From: HME News

BALTIMORE—All is well. That was the word about Round 1 of competitive bidding from the Centers for Medicare and Medicaid Services at last week’s meeting of the Program Advisory and Oversight Committee.

After all, agency representatives said, of the 54,000 calls the 1-800 Medicare line has received about competitive bidding, only 43 were complaints.


“There seems to be a very large disconnect that CMS has no problems,” said Walt Gorski, vice president of government relations for the American Association for Homecare and a member of the PAOC. “We look at it as 54,000 people calling in to express concerns—and only in nine competitive bidding areas. Imagine what is going to happen as the realities of competitive bidding set in and there is a ten-fold expansion in the next round.”

Cara Bachenheimer, senior vice president of government relations for Invacare and a former PAOC member, said it was unclear what the 54,000 represented—all competitive bidding calls from the nine areas or other Medicare calls, as well?

She noted that the way CMS defined a “complaint” was also murky. “Their definition of … a ‘complaint’ is not the same as ours.”

According to AAHomecare, CMS classifies some contacts, which can include calls about difficulty finding a contract provider or switching to less expensive equipment, as “inquiries.”

In any case, Bachenheimer said, “[CMS’] mission is to prove to Congress that everything is great, everything is rosy; they paint this perfect picture. Why would they have to change anything?”

CMS created the PAOC, required under the Medicare Modernization Act, to give input on the implementation of competitive bidding. But committee members have often been vocal in their criticism of the agency program, saying that although the committee’s name indicates they have oversight powers, they don’t, and while they are to function in an advisory capacity, CMS seldom takes their advice.

The agency’s description of Round 1 as going fine was a typical example, attendees at the April 5 meeting said, and they weren’t buying it.

PAOC member Tom Milam, former COO of diabetic supply company AmMed Direct, disputed the evidence CMS used to support its “all is well” theory. In a presentation of results from real-time claims tracking, CMS charted users of oxygen, CPAPs and diabetic supplies, among others, and the percentage of whom, over four years, used the DME benefit, had been hospitalized, had an emergency room event and/or had died.

“By design, the numbers were flattened,” Milam said. In the oxygen group, for example, “the denominator that they were using was not the number of beneficiaries diagnosed,” he said. “I want to see what is happening to my current O2 users, my current CPAP users. This was misleading.”

Gorski pointed out that problems arising from lack of quality of care or equipment—increased emergency room visits, doctor visits and hospitalizations—may not develop immediately. It is “clearly too early to tell,” he said.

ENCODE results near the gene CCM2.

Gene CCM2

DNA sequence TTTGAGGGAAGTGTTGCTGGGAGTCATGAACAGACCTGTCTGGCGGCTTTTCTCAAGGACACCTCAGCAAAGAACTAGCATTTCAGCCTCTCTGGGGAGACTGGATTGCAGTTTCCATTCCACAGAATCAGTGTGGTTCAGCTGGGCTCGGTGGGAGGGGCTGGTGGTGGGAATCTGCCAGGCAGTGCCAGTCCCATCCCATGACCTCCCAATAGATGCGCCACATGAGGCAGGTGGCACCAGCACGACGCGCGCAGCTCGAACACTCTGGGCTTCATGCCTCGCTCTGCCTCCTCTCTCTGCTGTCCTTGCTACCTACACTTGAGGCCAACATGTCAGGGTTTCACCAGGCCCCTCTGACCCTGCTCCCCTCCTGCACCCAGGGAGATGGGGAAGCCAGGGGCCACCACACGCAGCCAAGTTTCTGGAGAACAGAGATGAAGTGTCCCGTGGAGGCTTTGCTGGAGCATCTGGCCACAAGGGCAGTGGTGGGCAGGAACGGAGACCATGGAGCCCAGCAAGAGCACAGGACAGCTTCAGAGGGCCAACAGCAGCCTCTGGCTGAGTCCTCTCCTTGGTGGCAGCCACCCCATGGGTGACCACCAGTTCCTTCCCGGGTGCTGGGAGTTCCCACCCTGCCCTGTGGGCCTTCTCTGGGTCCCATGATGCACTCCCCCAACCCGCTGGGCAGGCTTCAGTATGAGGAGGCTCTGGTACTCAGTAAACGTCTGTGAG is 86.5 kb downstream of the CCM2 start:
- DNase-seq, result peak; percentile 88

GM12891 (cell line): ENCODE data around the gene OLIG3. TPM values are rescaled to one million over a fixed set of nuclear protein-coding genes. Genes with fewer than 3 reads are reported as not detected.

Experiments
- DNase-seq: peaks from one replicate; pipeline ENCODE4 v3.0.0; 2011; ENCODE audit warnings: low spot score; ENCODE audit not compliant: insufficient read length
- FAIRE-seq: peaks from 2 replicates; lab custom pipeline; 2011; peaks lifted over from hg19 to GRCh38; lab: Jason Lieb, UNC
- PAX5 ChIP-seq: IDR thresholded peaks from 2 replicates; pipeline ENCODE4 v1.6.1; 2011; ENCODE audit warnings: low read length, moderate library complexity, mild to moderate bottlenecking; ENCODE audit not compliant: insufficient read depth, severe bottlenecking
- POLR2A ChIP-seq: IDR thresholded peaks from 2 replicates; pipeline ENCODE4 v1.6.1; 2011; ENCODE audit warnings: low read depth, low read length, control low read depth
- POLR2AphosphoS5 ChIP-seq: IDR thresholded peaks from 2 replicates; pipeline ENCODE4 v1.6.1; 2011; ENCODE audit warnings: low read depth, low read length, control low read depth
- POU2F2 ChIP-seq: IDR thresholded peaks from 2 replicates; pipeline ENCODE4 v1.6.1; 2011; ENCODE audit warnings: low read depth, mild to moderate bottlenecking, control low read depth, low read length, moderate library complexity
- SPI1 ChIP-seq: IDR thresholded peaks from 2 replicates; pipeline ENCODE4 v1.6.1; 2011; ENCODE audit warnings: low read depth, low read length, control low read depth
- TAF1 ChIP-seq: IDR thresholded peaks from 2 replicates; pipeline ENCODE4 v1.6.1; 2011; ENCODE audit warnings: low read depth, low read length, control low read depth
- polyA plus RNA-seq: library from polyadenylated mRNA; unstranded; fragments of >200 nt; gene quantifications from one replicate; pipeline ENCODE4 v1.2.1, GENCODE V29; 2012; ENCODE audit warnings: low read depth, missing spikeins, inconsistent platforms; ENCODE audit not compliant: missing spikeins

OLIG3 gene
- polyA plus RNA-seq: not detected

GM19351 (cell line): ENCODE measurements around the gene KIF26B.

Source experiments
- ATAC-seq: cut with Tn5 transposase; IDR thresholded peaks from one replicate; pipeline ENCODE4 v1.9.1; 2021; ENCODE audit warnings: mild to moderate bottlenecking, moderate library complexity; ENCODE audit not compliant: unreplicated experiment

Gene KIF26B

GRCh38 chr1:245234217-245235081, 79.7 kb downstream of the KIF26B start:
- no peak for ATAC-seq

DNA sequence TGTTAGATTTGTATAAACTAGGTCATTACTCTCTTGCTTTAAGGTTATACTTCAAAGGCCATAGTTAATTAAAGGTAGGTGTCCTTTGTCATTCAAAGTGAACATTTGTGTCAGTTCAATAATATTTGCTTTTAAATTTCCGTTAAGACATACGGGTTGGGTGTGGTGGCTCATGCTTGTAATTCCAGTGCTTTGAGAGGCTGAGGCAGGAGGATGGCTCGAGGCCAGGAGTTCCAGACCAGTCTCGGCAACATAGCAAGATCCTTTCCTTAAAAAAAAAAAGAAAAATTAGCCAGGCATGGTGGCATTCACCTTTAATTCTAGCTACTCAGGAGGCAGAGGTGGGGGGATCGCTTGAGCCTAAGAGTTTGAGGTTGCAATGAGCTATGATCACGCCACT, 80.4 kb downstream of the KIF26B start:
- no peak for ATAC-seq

Added Bachenheimer, “You are not going to see these impacts for months and potentially years. That’s the kind of stuff you don’t capture immediately. It’s like you don’t see people going out of business right away; it’s going to be a slow bleed.”

While the agency did announce at the meeting that it would delay Round 2 by six months, Gorski said that was not enough time for the foundational changes in the program that need to be made. “For example,” he said, “if they wanted to address median pricing or calculation of the single-payment amount or capacity issues, those are things that would require CMS to open the rule.”

Generally, he said, it takes months for CMS to issue a proposed rule, allow for a 60- or 90-day comment period, publish the comments and then post the final rule. “The fastest this has occurred was with the physician fee schedule payment,” Gorski said. That came about in five months, what he called “breakneck speed” for CMS.

“When 95 percent of the people in the room suggest that the program needs to be changed, it is surprising that CMS remains steadfast in its Round 2,” he said.

Bachenheimer also said she saw no softening of CMS’ rigid stance on competitive bidding.

“I urge people not to read too much into the six-month delay,” she said. “CMS is still very adamant that the program is working smoothly in the initial nine bid areas; this does not signal anything from CMS that they are ready to make any meaningful changes to the bid program. Even with the revised timetable, there is no time for CMS to open up the bidding final rule and make substantive changes—which is a necessary step in the process if CMS were to really consider making any modifications.”

Even as CMS was painting its blissful picture of Round 1, PAOC members heard of one casualty: Miami provider Rob Brant told the committee he will be shuttering his 14-year-old business because of the effects of competitive bidding. (See “PAOC Speakers Give Different View of Competitive Bidding” in this issue.)

Brant’s comments, which drew applause, Milam said, underscored the deep fissures in the CMS project. Still, he said, he detected a “different tone” compared with previous PAOC meetings.

“CMS was quieter than in the past,” Milam said. “They actually said they wanted to hear what the PAOC thinks. In prior meetings, it was, ‘This is what is going on’ and ‘This is what we are getting ready to do.’ There was less of that.”

While CMS representatives did not respond to any comments, Milam said he hoped they were at least starting to hear the concerns about the national bidding program. “I would love to see … leadership at CMS say it is time to do it right,” he said. “We need to see a change here.”

That directive will only come from legislation, Bachenheimer said. “We know that no amount of pleading is going to make CMS change it on their own.”